Musings are thoughts, the thoughtful kind. For the purpose of these articles, a-musings are thoughts that might amuse, entertain and even enlighten.
Life imitating art imitating life
I suppose it is my salvation, my prize possession and my curse that I have a phenomenal memory. Faces I am good at; names are more difficult; but images are permanent. So given that I enjoy an almost pachydermic ability to recall, it is not surprising that within minutes of wallowing in the wake of the tsunami of Ebola hysteria that is presently laying waste to all normal life on our island, I thought of the 1995 movie Outbreak.
Outbreak was an American medical disaster film starring Dustin Hoffman, Morgan Freeman and a host of other superstars.The film focused on an outbreak of a fictional Ebola-like virus called Motaba in Zaire, and later in the small town of Cedar Creek, California. Its primary settings are government disease control centers and the aforementioned small town. Outbreak’s plot speculates how far military and civilian agencies might go to contain the spread of a deadly contagion.
The film was a tremendous box office success. It also raised various “what-if” scenarios: media outlets began to question what the government would really do in a similar situation, and whether the CDC had plans in case an outbreak ever did occur Meanwhile, a real-life outbreak of the Ebola virus was occurring in Zaire during the time of the film’s release.
In the movie, Motaba was a fictional virus that caused a deadly fever in Africa in 1967. To maintain the virus as a viable biological weapon, two U.S. Army officers destroyed the camp where it was found after taking blood samples from the dying victims.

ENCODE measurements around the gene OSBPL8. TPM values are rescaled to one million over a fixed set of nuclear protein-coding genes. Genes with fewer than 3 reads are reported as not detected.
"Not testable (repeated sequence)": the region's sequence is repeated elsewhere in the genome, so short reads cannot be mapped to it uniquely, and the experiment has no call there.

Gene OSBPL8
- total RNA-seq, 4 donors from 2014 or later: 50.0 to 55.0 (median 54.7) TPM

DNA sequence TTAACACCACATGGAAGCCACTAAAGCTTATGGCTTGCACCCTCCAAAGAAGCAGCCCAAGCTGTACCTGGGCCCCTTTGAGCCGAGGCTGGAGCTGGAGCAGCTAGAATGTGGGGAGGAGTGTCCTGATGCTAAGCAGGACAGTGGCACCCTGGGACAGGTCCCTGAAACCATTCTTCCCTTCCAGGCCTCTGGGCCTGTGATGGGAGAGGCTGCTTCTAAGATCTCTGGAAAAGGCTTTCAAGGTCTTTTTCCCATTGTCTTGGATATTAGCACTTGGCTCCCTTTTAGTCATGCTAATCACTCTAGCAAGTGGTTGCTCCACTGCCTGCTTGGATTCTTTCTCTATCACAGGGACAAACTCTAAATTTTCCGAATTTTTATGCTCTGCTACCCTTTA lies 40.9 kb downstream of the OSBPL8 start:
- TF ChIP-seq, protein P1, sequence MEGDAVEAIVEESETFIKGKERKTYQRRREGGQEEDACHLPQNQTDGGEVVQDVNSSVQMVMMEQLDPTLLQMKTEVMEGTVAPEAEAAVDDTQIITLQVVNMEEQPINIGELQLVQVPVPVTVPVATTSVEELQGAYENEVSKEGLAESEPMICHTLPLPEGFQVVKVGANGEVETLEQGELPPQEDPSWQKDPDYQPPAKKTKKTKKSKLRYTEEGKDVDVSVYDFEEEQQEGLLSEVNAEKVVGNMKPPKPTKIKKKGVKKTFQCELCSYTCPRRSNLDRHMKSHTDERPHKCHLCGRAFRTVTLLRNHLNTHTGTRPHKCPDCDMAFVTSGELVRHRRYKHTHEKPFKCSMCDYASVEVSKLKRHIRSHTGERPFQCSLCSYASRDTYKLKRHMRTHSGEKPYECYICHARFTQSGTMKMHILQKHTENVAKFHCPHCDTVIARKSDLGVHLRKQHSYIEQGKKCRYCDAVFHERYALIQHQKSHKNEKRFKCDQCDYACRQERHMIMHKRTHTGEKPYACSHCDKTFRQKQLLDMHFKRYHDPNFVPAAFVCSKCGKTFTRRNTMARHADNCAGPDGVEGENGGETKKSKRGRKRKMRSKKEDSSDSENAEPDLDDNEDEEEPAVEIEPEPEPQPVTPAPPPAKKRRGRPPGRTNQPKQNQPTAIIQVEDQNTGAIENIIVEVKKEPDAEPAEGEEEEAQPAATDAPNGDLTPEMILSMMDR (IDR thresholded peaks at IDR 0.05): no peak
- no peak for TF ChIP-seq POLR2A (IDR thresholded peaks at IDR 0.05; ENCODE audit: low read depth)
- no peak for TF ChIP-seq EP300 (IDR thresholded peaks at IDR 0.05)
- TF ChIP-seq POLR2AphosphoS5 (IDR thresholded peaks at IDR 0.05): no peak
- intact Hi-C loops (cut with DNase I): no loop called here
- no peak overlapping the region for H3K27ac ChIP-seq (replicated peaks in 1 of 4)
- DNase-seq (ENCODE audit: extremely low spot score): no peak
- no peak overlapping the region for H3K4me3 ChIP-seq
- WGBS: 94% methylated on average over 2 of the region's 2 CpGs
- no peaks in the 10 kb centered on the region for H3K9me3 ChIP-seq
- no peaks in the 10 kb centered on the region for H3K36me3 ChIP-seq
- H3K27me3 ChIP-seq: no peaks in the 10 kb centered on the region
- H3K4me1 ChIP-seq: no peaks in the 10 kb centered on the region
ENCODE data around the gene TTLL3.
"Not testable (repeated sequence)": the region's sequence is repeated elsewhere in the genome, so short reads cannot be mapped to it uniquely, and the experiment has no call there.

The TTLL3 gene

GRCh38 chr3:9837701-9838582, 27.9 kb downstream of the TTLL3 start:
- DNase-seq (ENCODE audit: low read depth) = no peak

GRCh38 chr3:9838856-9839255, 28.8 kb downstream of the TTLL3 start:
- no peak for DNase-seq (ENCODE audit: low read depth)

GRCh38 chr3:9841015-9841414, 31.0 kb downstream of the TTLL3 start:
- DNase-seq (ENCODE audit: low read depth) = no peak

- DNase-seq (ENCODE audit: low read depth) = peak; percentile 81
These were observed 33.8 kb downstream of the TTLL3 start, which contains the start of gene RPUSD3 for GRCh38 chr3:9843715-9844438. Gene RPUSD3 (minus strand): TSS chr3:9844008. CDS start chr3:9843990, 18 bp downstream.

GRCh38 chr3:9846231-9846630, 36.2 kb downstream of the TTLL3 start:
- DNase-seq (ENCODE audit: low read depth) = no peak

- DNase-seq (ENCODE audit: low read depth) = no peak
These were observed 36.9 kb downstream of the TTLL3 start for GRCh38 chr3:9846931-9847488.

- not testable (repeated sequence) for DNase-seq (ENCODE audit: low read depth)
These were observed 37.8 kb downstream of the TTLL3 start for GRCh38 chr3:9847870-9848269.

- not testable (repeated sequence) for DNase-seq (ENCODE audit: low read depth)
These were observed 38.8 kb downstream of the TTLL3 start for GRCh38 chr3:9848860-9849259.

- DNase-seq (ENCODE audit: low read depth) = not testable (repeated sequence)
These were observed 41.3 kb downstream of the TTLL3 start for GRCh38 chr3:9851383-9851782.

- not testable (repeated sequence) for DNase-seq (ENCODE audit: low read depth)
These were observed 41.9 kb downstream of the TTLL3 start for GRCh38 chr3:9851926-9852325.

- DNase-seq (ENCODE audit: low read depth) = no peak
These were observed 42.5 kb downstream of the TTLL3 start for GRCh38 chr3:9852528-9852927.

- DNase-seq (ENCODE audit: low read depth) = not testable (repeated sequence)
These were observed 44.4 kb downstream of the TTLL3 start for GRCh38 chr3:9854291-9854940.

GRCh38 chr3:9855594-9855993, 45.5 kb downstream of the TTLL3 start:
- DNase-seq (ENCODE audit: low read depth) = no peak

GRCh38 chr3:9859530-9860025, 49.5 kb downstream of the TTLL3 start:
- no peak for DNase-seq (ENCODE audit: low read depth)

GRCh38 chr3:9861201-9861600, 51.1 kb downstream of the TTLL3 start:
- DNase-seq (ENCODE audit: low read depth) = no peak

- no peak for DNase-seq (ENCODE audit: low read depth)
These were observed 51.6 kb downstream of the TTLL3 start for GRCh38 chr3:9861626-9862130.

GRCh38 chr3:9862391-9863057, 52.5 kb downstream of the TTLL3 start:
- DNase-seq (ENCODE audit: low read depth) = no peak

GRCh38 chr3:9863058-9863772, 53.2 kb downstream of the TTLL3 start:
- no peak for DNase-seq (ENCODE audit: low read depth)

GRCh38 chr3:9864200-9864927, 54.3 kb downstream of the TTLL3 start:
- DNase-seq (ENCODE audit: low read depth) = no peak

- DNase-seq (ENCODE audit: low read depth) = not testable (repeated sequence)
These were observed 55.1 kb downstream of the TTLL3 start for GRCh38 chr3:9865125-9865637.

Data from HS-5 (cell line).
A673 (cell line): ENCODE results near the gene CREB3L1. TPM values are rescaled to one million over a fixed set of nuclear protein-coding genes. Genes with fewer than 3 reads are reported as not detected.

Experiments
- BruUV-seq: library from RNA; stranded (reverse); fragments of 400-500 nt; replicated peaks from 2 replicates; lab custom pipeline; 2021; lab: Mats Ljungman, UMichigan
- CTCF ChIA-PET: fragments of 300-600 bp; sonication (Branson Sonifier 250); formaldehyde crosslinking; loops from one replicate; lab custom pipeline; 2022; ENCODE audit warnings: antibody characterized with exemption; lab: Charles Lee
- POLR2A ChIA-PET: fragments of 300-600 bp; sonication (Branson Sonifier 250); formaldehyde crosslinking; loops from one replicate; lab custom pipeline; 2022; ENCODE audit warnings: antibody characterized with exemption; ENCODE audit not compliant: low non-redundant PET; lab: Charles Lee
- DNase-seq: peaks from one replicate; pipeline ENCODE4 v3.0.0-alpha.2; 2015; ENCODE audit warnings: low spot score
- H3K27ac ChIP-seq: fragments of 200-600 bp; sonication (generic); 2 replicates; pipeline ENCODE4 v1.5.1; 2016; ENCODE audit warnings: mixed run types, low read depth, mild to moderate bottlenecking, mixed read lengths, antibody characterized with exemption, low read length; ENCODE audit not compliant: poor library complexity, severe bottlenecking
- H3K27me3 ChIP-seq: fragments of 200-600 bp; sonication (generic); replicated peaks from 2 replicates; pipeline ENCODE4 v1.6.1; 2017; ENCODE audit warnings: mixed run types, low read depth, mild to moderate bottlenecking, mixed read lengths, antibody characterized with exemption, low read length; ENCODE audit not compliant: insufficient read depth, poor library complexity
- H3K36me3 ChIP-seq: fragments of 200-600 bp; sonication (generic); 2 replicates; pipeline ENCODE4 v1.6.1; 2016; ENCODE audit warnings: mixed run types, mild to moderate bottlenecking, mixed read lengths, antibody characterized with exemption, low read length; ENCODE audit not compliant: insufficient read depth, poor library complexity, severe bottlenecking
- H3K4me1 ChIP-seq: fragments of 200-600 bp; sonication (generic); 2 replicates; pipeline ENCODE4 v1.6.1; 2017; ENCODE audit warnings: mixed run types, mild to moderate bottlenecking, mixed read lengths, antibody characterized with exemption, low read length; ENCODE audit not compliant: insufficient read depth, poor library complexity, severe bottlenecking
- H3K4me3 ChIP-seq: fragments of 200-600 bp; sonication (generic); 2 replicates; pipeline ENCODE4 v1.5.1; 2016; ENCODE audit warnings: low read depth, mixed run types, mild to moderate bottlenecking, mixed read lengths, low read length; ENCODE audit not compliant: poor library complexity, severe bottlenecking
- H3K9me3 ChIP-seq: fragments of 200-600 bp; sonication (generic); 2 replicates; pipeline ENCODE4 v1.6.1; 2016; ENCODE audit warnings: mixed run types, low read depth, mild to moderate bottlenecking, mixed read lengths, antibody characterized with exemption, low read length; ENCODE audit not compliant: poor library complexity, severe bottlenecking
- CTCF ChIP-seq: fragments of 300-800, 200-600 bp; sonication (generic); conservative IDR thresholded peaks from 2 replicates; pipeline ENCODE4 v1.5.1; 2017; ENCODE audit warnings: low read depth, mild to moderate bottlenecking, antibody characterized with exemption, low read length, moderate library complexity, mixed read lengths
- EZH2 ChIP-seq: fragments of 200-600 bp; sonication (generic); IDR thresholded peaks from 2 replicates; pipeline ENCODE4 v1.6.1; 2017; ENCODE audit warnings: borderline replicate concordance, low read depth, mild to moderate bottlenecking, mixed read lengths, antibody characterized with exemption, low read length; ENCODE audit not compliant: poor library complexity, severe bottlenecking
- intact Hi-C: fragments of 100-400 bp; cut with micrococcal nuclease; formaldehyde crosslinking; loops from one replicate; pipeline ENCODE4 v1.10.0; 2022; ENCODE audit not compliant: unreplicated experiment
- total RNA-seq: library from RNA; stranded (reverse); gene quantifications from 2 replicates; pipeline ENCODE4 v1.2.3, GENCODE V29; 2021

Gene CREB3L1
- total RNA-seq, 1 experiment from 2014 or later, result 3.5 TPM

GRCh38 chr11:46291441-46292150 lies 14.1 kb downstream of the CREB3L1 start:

Twenty-eight years later, in 1995, the virus resurfaced in Zaire. A virologist, played by Dustin Hoffman, was sent to investigate. After his return, he asked his superiors, who knew the virus was not new, to put out an alert, which they refused to do.
Meanwhile, we discover that the virus had arrived in the USA via a host animal, a white-headed monkey that had been smuggled into the United States by Jimbo, an employee at the Bio-Test animal holding facility. Jimbo is infected with the virus through facial contact with the monkey’s saliva.
Not able to care for the monkey, Jimbo releases it into the woods. While flying to Boston, Jimbo starts to show signs of infection. When he gets off the plane he kisses his girlfriend just before collapsing. They are both hospitalized and later die of hemorrhagic fever.
Meanwhile, technicians in Cedar Creek run blood tests. One of the technicians accidentally breaks a vial, splattering the contents, infecting and killing him. The virus mutates into a new strain, capable of spreading like the flu, and numerous Cedar Creek citizens are exposed to Motaba. The virologist, a.k.a Dustin Hoffman, learns of the infection and flies to Cedar Creek.
Martial law is declared in Cedar Creek, and the U.S. Army quarantines the town to contain the outbreak. One man is infected when his suit tears; another person accidentally stabs herself with a contaminated needle while collecting samples. A mystery serum, E-1101, is introduced to those suffering from Motaba. However, the serum does not help the residents of Cedar Creek, who are infected by a mutated strain. A government official admits that he withheld information on the virus due to national security and Motaba’s potential to be turned into a biological weapon.
The military plans to bomb the town of Cedar Creek, with approval from the President of the USA. Somewhat amazingly, the military plans to use the bombing to cover up the existence of the virus. Dustin Hoffman initiates a search for the host animal to save the town. He broadcasts a picture it on the news; a woman realizes that this is the animal her daughter is playing with in their backyard. She calls the station, and the two men arrive at the family’s house; the host animal is captured, and the bombing is delayed.
Returning to Cedar Creek, they create an anti-serum. However, Operation Clean Sweep to eradicate the virus and bomb Cedar Creek is already in progress. I’ll not spoil the ending, but rest assured that the residents of the town are successfully rescued and cured.
As they say: there is nothing new under the sun. Reality has finally caught up with Hollywood. Maybe our leaders should spend more time relaxing at the movies instead of dashing hither and thither chasing their tails and searching for solutions. They could even stay at home.